Accepting Traumatic Experiences

Hello my Zebras and Spoonies! Thanks for coming and hanging out with me today, I’m glad that you are here. Today I want to talk about the idea of accepting our trauma experiences. In particular, I want to address some misunderstandings that I frequently see on the internet regarding this process.

So, the first thing in all of this that I want to talk about is trauma itself. There is a great deal of misunderstanding about what trauma is or isn’t. And there is this strange idea that it is unique to a handful of unfortunate people. Well, that’s not true. The brutal truth is that every single one of us human beings have experienced some form of trauma in our lives. It is a part of the human experience. It results from exposure to an incident or series of events that are emotionally disturbing or life-threatening. Trauma experiences are as varied as the people on this earth. What is emotionally disturbing to one person isn’t to another. One person feels exhilaration and excitement when the jump from an airplane. And another person would be terrified and believe that their life what in threat. Neither experience is wrong.

The thing to keep in mind is that trauma is an emotional response to an event that has occurred in a person’s life. Because of this, it will behave just like every other human emotional response. Which is to say: with a degree of unpredictability and a great deal of variability between individuals. There are many events that are likely to cause trauma such as rape, war, being shot or getting in a car accident. But that doesn’t mean that not having a trauma response to these events means you are abnormal. Nor does it mean that having a trauma response to other events means you are abnormal. There are times that seeming small events cause us great distress. That is the strange and unpredictable nature of being a human. Because of this, we can have a trauma response to a great variety of human experiences. The only person that can determine if something was emotionally disturbing is the person that experienced the event. The assessment for trauma is a self assessment. If you believe that you have experienced something traumatic, then you have. It is that simple.

The last thing to say on topic of defining trauma is that there is no means with which to measure trauma. It is either present or it is not. There is no such thing as a big trauma or a small trauma. This means that there is no means in which one person could feel trauma more then another person. Because trauma isn’t a thing to be measured so someone cannot have more or less of it then someone else. The conversations that attempt to measure and compare trauma experiences are thus not only meaningless but damaging. When we try to determine who has had the worst experience we are really asking who has the most valid emotional response to the events the experience. And the truth is that every emotional response to any experience is always valid. Instead, let’s give space to everyone’s emotional experience even if it is different then our own.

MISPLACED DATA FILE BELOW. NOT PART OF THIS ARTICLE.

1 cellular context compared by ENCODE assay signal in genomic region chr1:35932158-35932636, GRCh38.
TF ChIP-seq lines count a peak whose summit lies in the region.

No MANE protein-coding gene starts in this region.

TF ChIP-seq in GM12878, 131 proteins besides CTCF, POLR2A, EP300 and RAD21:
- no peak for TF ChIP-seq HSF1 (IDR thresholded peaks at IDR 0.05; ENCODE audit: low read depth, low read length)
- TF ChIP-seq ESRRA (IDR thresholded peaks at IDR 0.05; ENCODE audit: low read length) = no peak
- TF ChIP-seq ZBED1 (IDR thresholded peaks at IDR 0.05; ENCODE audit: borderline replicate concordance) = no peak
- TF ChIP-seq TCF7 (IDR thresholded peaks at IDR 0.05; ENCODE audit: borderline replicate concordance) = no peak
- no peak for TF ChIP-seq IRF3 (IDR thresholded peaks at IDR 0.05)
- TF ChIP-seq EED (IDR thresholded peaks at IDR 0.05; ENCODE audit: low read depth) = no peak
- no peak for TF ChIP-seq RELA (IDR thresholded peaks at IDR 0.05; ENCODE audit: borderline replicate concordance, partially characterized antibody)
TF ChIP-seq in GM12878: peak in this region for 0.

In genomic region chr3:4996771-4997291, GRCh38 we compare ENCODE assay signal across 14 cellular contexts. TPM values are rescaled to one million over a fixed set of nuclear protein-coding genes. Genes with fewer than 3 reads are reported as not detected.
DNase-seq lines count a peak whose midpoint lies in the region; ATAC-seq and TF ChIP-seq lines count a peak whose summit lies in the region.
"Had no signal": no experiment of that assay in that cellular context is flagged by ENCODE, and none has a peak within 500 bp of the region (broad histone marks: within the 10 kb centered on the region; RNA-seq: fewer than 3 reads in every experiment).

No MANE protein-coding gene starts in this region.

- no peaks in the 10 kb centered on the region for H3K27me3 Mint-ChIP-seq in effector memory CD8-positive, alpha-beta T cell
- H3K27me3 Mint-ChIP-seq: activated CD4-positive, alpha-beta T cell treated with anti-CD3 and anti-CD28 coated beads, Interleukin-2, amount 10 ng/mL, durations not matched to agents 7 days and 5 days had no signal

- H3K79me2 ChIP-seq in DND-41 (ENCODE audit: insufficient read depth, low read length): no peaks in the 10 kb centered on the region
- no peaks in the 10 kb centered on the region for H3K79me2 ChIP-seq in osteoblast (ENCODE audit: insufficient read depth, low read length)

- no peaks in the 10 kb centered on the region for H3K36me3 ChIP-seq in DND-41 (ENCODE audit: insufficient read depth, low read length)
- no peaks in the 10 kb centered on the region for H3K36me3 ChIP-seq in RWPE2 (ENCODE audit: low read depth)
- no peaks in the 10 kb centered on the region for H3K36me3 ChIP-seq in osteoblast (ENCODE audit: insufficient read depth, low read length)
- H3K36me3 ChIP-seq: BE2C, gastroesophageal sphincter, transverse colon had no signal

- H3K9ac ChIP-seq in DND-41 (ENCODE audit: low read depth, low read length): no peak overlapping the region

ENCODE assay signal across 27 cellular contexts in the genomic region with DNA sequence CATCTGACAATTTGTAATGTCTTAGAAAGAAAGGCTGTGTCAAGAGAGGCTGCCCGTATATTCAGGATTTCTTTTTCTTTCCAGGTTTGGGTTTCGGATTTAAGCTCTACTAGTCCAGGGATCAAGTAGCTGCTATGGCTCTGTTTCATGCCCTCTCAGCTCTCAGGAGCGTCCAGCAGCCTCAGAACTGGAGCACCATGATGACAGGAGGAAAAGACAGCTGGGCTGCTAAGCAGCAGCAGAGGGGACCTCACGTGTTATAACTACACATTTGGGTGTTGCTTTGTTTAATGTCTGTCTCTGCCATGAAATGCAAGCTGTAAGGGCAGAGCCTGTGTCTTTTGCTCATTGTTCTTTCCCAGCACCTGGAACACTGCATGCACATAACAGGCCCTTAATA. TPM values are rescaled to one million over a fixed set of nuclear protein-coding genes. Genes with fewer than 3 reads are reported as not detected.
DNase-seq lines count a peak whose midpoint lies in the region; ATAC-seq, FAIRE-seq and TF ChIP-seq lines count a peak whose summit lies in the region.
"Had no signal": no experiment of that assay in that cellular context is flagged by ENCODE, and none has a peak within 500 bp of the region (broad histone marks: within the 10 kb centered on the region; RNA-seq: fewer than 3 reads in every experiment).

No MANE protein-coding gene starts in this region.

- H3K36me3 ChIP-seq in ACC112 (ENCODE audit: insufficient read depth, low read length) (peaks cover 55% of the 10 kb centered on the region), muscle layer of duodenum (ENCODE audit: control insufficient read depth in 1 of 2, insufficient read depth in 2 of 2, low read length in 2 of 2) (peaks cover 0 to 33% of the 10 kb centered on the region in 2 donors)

Okay, now that we have talked about what trauma is let’s talk about this idea of accepting trauma. The first thing that I want to say on this topic is that acceptance does not require forgiveness for someone or something that has caused a person harm. In fact, acceptance has nothing to do with the person or thing that caused the trauma. We feel anger as a normal and healthy response to having been caused harm. Why then, would we expect that erasing that healthy emotional response would be required for a person to heal from their traumatic experience? The emotions that we often label as being “negative” are there to protect us. Fear, anger and hate help us create distance from the things that would cause us emotional, physical and spiritual harm. There is nothing healthy about negating these emotions.

Acceptance is the action and process of being received as adequate or suitable. It is an action which means that it is something that we must choose to engage in and that it will require an effort. It is also a process which means that it is something that happens over a period of time in a gradual way. It is about receiving which is bringing something into ourselves. And this last part is the most important. It is about realizing that the traumatized self remains adequate and suitable despite having had the experience that caused them emotional disturbance. So, acceptance is actively engaging in the process of seeing our traumatized self as still being adequate and suitable human beings. By giving our emotional response space and allowing ourselves to process the experience that we lived through, we allow ourselves the opportunity to see that emotional experience as valid and to see the person who survived that experience as someone who is worthy of our love.

Accepting our trauma is about accepting the person that we become when we have experienced trauma.

Well, that’s about it for my rambling today. Thanks for coming and spending some time with me. If you like what you read, click on that like button. It really does help! Until we talk again, you take care of yourselves!

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